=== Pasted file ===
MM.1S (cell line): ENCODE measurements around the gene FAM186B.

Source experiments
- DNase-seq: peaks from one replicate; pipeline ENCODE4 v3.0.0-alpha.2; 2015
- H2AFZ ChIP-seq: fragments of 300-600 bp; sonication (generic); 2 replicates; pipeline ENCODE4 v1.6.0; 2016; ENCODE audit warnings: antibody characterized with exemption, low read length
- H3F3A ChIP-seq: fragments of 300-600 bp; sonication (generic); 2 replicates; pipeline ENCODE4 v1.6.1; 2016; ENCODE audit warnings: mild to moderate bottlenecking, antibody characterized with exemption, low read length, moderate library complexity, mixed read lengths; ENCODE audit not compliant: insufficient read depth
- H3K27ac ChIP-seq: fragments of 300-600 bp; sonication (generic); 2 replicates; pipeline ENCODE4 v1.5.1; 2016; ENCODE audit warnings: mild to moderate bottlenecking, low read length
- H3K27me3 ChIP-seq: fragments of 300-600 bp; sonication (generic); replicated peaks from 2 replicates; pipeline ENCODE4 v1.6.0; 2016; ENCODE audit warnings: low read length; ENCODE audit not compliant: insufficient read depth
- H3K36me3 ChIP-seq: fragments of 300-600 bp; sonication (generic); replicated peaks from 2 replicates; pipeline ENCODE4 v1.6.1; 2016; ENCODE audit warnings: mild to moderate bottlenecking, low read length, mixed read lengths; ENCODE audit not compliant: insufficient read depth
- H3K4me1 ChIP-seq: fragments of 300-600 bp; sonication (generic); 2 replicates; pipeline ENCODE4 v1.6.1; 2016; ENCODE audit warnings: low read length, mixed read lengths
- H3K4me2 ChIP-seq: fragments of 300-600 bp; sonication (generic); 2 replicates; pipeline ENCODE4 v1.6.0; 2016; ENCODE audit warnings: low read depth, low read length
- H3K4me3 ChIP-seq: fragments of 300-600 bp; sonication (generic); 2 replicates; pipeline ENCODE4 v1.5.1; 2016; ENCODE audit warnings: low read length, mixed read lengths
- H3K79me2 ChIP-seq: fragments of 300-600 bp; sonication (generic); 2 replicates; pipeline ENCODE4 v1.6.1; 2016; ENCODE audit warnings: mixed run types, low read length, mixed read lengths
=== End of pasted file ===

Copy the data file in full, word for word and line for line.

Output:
MM.1S (cell line): ENCODE measurements around the gene FAM186B.

Source experiments
- DNase-seq: peaks from one replicate; pipeline ENCODE4 v3.0.0-alpha.2; 2015
- H2AFZ ChIP-seq: fragments of 300-600 bp; sonication (generic); 2 replicates; pipeline ENCODE4 v1.6.0; 2016; ENCODE audit warnings: antibody characterized with exemption, low read length
- H3F3A ChIP-seq: fragments of 300-600 bp; sonication (generic); 2 replicates; pipeline ENCODE4 v1.6.1; 2016; ENCODE audit warnings: mild to moderate bottlenecking, antibody characterized with exemption, low read length, moderate library complexity, mixed read lengths; ENCODE audit not compliant: insufficient read depth
- H3K27ac ChIP-seq: fragments of 300-600 bp; sonication (generic); 2 replicates; pipeline ENCODE4 v1.5.1; 2016; ENCODE audit warnings: mild to moderate bottlenecking, low read length
- H3K27me3 ChIP-seq: fragments of 300-600 bp; sonication (generic); replicated peaks from 2 replicates; pipeline ENCODE4 v1.6.0; 2016; ENCODE audit warnings: low read length; ENCODE audit not compliant: insufficient read depth
- H3K36me3 ChIP-seq: fragments of 300-600 bp; sonication (generic); replicated peaks from 2 replicates; pipeline ENCODE4 v1.6.1; 2016; ENCODE audit warnings: mild to moderate bottlenecking, low read length, mixed read lengths; ENCODE audit not compliant: insufficient read depth
- H3K4me1 ChIP-seq: fragments of 300-600 bp; sonication (generic); 2 replicates; pipeline ENCODE4 v1.6.1; 2016; ENCODE audit warnings: low read length, mixed read lengths
- H3K4me2 ChIP-seq: fragments of 300-600 bp; sonication (generic); 2 replicates; pipeline ENCODE4 v1.6.0; 2016; ENCODE audit warnings: low read depth, low read length
- H3K4me3 ChIP-seq: fragments of 300-600 bp; sonication (generic); 2 replicates; pipeline ENCODE4 v1.5.1; 2016; ENCODE audit warnings: low read length, mixed read lengths
- H3K79me2 ChIP-seq: fragments of 300-600 bp; sonication (generic); 2 replicates; pipeline ENCODE4 v1.6.1; 2016; ENCODE audit warnings: mixed run types, low read length, mixed read lengths